Everywhere I look in this luxury duplex are clear-skinned Ivy Leaguers who appear completely at home. I overhear conversations about this one’s play being produced and that one’s magazine job. There are a lot of discussions about the Vineyard and some regatta or other. Then I hear the phrase ‘uprising in the Village’ spoken by a guy with ebony hair, blue eyes and prominent cheekbones that give him a savagely sexy beauty.

He’s talking to a couple—a short man in a bowtie with an arm around a small woman in a flowered shift.

“My taxi got stuck in that riot. What was their beef anyway?” I say, jumping into the conversation. The three turn to me, and I flush with embarrassment.

“Homosexuals in a gay bar called Stonewall Inn finally got sick of being raided, so last night when they got busted, one refused to get into the paddy wagon. From there it mushroomed,” the one with the cheekbones, says.

“It’s a Mafia-run place that the cops are determined to shut down,” declares the guy in the bowtie.

“I heard it was also sparked by Judy Garland’s funeral,” his other half adds. “After lunch at the Carlyle I was walking uptown and saw at least a thousand people queuing up around the block just to get a look at her in her coffin. Many of them were Negroes.”

“Guess they identify with her,” her friend says.

“What were you doing downtown so late?” the sexy one asks me.

“Well, it was dawn. I was just . . .” I try to think of a more interesting scenario but come up short.  “. . . riding in from the airport. I’m here for the summer to . . .” At this the couple roll their eyes at one another and peel off. Left alone with this man, I get nervous and stifle a throaty cough.

“Are you okay?”

“Oh, I’m fine. It’s just a wrinkle in my otherwise implacable poise.” But my throat tightens.

As I clear it he says, “How about a drink?” I panic and look around for Olive.

“If you are searching for whoever you came with, they’re probably smoking a joint in the bedroom. I can take you there–––or offer you . . . champagne?” He lifts a flute off a passing tray. “Voilà! ”

“Merci!” It’s clear he’s at least ten years older than most of the other guests, well into his thirties.

“Quite a skirt you have on. Can I touch it?”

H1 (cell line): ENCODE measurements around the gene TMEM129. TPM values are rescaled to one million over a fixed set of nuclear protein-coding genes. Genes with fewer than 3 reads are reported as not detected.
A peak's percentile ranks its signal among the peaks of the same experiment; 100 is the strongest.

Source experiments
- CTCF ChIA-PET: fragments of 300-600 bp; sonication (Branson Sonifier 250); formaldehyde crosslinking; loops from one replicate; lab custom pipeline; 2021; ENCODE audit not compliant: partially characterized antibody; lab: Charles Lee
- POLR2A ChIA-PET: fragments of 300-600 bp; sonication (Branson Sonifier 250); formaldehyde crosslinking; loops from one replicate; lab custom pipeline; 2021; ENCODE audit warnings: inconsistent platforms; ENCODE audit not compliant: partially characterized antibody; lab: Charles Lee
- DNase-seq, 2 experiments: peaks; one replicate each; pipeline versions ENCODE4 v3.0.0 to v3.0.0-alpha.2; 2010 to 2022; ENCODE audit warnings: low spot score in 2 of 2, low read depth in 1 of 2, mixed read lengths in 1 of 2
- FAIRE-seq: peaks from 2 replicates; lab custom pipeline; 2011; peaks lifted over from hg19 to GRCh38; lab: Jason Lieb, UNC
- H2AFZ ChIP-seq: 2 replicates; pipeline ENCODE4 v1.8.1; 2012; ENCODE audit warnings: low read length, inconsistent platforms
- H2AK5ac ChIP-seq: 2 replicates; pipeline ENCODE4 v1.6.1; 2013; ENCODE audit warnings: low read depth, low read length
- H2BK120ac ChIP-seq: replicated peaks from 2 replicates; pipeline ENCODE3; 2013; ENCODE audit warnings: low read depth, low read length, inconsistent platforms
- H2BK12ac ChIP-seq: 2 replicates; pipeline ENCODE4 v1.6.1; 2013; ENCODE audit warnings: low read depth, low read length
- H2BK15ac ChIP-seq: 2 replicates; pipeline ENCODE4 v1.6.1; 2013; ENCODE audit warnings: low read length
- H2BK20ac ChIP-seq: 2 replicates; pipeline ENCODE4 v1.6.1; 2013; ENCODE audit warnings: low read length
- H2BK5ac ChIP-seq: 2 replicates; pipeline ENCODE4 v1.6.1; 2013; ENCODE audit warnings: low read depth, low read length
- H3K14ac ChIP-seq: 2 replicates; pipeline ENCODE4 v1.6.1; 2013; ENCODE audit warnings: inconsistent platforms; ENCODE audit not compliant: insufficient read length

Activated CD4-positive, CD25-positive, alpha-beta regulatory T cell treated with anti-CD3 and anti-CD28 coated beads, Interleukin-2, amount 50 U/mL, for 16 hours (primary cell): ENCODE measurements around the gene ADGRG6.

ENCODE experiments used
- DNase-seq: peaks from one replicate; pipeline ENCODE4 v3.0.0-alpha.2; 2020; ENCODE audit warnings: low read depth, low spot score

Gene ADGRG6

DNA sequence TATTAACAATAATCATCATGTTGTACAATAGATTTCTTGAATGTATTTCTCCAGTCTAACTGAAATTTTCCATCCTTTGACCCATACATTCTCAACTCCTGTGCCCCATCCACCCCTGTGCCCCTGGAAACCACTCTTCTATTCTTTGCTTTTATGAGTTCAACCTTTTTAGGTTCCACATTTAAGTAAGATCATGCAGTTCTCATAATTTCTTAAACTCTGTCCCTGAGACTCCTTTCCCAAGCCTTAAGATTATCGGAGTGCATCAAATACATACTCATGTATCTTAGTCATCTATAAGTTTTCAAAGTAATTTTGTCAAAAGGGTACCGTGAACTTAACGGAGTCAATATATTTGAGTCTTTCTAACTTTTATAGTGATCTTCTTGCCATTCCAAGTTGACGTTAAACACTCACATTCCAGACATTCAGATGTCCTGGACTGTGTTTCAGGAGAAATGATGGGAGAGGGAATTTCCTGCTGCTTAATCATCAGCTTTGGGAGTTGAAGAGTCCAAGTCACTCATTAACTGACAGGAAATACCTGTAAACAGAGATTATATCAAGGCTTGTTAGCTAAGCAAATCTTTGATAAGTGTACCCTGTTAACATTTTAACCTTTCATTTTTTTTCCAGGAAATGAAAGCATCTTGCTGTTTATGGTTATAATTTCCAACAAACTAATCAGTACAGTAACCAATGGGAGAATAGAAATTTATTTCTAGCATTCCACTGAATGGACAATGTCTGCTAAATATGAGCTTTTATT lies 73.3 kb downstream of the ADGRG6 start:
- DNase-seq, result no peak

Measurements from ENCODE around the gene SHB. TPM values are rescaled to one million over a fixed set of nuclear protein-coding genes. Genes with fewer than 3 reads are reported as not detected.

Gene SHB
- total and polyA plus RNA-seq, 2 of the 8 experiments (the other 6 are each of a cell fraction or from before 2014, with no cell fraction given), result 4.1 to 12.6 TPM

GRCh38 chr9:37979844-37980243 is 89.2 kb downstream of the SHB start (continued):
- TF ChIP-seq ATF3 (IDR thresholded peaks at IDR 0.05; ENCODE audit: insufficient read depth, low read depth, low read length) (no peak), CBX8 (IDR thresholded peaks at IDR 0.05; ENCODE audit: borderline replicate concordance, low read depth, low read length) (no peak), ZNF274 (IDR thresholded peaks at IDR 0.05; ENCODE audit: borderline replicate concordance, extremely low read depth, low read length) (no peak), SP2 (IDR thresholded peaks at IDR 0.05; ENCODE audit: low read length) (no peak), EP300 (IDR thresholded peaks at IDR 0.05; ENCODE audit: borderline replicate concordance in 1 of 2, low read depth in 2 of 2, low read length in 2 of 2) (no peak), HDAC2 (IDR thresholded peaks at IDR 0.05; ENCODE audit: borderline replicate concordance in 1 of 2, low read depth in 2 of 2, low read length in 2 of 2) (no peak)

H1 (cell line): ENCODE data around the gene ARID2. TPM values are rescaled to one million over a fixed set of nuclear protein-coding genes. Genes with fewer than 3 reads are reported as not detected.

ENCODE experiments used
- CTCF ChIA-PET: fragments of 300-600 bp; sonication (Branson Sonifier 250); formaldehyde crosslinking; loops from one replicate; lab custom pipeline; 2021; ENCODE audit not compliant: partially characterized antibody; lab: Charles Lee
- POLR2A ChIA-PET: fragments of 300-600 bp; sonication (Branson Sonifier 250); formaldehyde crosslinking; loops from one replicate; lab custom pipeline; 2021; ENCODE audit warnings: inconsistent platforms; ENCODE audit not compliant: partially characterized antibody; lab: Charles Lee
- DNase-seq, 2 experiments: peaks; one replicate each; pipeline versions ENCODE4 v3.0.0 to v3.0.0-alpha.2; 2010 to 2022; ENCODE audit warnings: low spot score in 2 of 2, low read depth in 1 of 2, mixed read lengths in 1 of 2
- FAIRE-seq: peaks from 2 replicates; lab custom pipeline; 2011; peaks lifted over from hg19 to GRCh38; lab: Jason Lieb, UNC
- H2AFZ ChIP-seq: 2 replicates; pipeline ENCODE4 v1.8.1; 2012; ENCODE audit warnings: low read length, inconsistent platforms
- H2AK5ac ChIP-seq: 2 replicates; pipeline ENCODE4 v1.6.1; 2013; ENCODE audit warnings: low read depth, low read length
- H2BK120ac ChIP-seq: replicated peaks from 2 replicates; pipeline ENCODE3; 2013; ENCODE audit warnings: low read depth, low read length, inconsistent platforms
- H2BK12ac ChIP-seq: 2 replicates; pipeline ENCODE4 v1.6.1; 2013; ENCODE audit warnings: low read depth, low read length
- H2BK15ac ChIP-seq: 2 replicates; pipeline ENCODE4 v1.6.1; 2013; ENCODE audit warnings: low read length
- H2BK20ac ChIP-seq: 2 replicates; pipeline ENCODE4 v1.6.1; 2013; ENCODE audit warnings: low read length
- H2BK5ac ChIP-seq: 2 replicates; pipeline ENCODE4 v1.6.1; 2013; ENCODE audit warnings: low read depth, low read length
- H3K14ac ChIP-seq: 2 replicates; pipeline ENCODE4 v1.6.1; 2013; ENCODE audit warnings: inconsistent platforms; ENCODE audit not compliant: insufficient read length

Well, this is an odd request. “Okay. It’s Courrèges, the spring collection.”

He touches its surface and then caresses the hem for a moment, brushing my leg. I can’t breathe for a beat and am surprised by my reaction.

“What brings you here?” he says, smiling.

Is he messing with me? I take a sip of the champagne, look away, and try to regain my composure. Then I shake my hair as though it’s in my eyes, take a breath, and with a straight face let it rip. “Well, you see, I’m a coloratura soprano and hope to be discovered before I age and lose the light quality of my top notes.” I then turn, bump into someone, and spill half my champagne down my front.

Chuckling, he hands me a paper napkin as his eyes slide over my body. “Perhaps you could sing Over the Rainbow,” he says, nodding at the piano, “I could accompany you and make your leap to stardom that much easier.”

“Are you a musician?” I dry my hands and pat a spot on my blouse.

“If you’re a singer, then I’m a musician.” He takes back the napkin, crumples it, and hands it to a passing waitress, deftly exchanging my now half-empty glass for a full one.

I take a quick sip and, feeling a bit more secure, use a phrase I’ve heard my mother utter a million times at parties: “And to what or whom do we owe your attendance?”

“I recently sold Jamie one of my paintings, and she was kind enough to invite me.”

“You’re a musician and a painter?”

“I mess about a bit. I’m Lucca Seaver.” He gives me a card I glance at.

I see a Seventh Avenue address and stow it away in my pocket. “And I’m Maria Callas.”

He laughs which thrills me. “You’re a fabulist,” he says.

“Thank you!  No, really, my name is Riley Wainwright Fairchild.”

“That’s a mouthful. So, Riley, do you have a phone yet?”

Startled and excited by his interest, I’m poised to look for Olive, to ask for our number, when a tall woman with long, auburn hair, fringe bangs, and a sheer blouse comes up, puts her hands over his eyes, and kisses him on the neck. As Lucca whips around and they embrace, I shrink back into the cluster of partiers.